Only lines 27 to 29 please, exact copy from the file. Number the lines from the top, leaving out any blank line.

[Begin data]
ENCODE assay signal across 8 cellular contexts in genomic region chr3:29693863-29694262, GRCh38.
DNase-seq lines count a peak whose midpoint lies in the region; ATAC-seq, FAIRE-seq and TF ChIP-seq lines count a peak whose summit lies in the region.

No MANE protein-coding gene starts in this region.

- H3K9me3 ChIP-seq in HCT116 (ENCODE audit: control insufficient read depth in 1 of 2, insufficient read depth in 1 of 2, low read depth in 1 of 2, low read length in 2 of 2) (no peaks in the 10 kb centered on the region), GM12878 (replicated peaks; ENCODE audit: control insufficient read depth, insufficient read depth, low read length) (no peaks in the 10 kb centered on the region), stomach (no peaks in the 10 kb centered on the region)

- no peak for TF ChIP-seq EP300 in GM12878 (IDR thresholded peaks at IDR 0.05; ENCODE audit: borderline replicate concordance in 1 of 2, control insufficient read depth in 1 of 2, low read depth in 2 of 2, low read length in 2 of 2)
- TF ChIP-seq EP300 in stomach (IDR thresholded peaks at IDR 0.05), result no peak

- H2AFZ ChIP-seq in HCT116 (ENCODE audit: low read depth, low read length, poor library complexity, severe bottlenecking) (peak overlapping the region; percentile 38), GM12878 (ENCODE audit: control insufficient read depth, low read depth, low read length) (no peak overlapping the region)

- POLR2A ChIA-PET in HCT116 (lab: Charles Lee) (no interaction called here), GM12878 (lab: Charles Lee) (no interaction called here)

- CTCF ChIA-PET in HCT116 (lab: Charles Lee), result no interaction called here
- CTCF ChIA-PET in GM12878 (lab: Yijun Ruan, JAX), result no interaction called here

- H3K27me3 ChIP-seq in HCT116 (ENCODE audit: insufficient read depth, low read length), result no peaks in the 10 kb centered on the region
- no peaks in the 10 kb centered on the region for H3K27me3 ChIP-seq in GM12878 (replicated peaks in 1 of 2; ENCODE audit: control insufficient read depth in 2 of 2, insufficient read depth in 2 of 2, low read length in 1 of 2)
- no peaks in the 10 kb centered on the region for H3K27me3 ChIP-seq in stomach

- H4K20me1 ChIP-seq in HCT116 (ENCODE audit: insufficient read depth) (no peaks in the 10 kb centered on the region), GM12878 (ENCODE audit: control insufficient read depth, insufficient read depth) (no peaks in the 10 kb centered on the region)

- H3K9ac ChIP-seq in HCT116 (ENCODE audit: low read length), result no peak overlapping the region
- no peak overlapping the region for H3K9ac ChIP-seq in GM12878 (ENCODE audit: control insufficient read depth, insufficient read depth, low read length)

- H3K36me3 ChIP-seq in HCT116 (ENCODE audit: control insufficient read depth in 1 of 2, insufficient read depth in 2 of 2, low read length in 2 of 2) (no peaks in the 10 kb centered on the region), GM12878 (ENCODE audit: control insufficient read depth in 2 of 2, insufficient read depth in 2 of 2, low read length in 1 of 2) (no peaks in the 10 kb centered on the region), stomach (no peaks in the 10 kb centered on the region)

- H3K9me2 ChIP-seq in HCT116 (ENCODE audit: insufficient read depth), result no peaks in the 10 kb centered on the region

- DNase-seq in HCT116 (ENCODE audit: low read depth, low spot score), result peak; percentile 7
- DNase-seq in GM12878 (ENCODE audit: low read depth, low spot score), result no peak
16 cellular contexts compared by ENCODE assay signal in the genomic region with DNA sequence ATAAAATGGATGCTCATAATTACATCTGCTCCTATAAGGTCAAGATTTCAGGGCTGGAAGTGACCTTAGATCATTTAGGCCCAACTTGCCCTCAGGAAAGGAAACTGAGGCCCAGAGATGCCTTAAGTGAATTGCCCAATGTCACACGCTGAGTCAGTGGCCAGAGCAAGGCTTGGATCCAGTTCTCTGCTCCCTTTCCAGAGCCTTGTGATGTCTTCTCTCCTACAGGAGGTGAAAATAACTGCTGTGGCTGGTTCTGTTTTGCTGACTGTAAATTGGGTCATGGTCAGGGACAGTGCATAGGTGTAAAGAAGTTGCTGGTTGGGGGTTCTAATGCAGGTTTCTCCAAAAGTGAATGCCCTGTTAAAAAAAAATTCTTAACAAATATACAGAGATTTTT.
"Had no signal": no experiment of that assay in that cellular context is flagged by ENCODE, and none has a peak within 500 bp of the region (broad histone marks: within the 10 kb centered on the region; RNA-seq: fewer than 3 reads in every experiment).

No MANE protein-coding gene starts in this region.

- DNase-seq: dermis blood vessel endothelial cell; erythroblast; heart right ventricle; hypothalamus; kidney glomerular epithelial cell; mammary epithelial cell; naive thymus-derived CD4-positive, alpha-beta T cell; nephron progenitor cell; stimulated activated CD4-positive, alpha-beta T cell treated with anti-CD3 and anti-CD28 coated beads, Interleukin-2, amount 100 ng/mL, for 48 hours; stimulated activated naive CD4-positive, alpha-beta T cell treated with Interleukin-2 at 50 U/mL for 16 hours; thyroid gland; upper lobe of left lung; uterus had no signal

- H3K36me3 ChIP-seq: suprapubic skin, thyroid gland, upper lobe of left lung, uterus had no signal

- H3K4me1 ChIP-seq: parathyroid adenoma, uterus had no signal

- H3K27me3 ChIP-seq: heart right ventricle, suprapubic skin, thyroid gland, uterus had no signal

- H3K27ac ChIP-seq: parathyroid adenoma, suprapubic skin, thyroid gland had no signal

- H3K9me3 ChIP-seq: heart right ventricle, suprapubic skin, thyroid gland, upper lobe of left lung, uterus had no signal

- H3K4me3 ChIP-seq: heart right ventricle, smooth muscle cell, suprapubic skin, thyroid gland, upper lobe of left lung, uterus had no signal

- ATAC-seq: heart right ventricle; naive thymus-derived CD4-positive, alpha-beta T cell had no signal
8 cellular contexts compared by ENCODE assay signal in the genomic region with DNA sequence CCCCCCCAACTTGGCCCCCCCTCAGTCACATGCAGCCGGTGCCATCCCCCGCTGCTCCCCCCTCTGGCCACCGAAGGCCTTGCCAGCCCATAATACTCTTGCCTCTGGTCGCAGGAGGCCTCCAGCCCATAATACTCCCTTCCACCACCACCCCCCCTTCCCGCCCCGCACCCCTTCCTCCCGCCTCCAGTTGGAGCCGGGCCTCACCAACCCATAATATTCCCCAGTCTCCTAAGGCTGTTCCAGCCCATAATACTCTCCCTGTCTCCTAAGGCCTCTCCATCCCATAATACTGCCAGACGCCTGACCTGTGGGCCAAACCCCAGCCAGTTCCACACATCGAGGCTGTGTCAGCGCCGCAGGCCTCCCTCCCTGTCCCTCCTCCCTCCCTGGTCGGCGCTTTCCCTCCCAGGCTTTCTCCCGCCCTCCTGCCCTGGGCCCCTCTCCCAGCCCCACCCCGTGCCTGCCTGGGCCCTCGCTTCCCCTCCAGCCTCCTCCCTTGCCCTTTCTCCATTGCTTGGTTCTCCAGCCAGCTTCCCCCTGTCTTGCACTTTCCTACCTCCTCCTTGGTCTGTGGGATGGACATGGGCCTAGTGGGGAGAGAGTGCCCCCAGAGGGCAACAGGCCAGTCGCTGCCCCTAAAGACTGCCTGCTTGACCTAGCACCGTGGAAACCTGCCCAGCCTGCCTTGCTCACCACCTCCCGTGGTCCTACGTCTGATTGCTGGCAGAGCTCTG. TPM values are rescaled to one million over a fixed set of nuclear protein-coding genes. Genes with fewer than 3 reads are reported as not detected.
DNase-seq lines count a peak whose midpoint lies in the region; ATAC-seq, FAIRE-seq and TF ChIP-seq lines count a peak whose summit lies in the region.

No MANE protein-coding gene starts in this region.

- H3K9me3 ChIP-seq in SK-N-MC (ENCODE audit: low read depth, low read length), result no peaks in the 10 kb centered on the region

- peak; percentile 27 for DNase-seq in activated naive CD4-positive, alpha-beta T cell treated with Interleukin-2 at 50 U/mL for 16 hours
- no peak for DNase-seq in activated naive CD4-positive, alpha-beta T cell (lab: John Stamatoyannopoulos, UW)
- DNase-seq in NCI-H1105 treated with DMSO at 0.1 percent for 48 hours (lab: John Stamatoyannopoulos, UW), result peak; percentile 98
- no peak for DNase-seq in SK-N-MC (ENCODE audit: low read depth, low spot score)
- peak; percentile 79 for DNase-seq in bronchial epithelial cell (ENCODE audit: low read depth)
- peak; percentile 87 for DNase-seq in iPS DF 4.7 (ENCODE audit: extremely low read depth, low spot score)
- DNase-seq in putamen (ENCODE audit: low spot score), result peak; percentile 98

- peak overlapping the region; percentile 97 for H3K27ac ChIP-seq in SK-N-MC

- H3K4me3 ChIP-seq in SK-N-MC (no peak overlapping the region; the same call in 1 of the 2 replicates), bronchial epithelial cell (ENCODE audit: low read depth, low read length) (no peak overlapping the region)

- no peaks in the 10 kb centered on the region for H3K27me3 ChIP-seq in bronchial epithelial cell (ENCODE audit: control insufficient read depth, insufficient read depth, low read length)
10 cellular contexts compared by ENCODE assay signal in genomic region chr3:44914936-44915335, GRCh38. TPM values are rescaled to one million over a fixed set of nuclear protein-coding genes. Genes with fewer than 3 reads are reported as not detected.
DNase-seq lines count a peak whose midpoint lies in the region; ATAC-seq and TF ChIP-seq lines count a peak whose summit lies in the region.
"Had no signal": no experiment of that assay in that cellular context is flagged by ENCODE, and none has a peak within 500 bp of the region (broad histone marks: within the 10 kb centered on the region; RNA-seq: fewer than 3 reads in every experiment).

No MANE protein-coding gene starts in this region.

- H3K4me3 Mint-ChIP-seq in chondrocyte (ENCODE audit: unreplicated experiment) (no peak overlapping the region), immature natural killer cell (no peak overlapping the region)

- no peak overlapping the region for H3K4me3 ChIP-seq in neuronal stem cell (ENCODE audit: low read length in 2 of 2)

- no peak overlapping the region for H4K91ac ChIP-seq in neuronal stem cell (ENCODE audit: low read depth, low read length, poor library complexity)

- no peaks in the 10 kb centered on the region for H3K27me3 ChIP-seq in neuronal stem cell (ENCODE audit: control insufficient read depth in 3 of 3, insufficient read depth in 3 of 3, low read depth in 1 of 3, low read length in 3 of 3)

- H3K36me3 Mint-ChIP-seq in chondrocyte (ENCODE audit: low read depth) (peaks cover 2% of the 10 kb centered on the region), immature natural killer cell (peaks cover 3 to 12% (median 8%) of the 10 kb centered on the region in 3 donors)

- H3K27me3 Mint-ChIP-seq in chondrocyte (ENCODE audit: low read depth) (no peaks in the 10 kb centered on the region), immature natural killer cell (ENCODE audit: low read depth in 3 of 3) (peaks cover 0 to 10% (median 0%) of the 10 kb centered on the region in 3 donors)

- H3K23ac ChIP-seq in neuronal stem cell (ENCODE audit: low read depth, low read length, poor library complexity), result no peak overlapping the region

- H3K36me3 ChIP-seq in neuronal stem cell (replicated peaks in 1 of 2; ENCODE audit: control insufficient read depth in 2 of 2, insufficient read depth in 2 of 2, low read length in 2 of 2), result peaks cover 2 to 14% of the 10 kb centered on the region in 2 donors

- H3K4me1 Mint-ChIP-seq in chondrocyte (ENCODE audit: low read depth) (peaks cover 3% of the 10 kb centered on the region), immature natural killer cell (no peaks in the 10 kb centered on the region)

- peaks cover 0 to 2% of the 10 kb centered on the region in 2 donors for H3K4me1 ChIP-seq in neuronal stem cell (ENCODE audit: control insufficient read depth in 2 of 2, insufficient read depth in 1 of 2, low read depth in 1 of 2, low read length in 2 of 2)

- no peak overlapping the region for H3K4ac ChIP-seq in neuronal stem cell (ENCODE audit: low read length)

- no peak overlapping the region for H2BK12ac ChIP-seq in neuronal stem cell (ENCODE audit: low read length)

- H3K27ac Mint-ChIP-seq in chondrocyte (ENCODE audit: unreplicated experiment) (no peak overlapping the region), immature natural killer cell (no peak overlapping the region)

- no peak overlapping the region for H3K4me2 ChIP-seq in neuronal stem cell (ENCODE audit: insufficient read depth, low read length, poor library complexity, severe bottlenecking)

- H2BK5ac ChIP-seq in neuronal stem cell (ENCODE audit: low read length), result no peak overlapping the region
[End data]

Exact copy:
- H3K27me3 ChIP-seq: heart right ventricle, suprapubic skin, thyroid gland, uterus had no signal

- H3K27ac ChIP-seq: parathyroid adenoma, suprapubic skin, thyroid gland had no signal

- H3K9me3 ChIP-seq: heart right ventricle, suprapubic skin, thyroid gland, upper lobe of left lung, uterus had no signal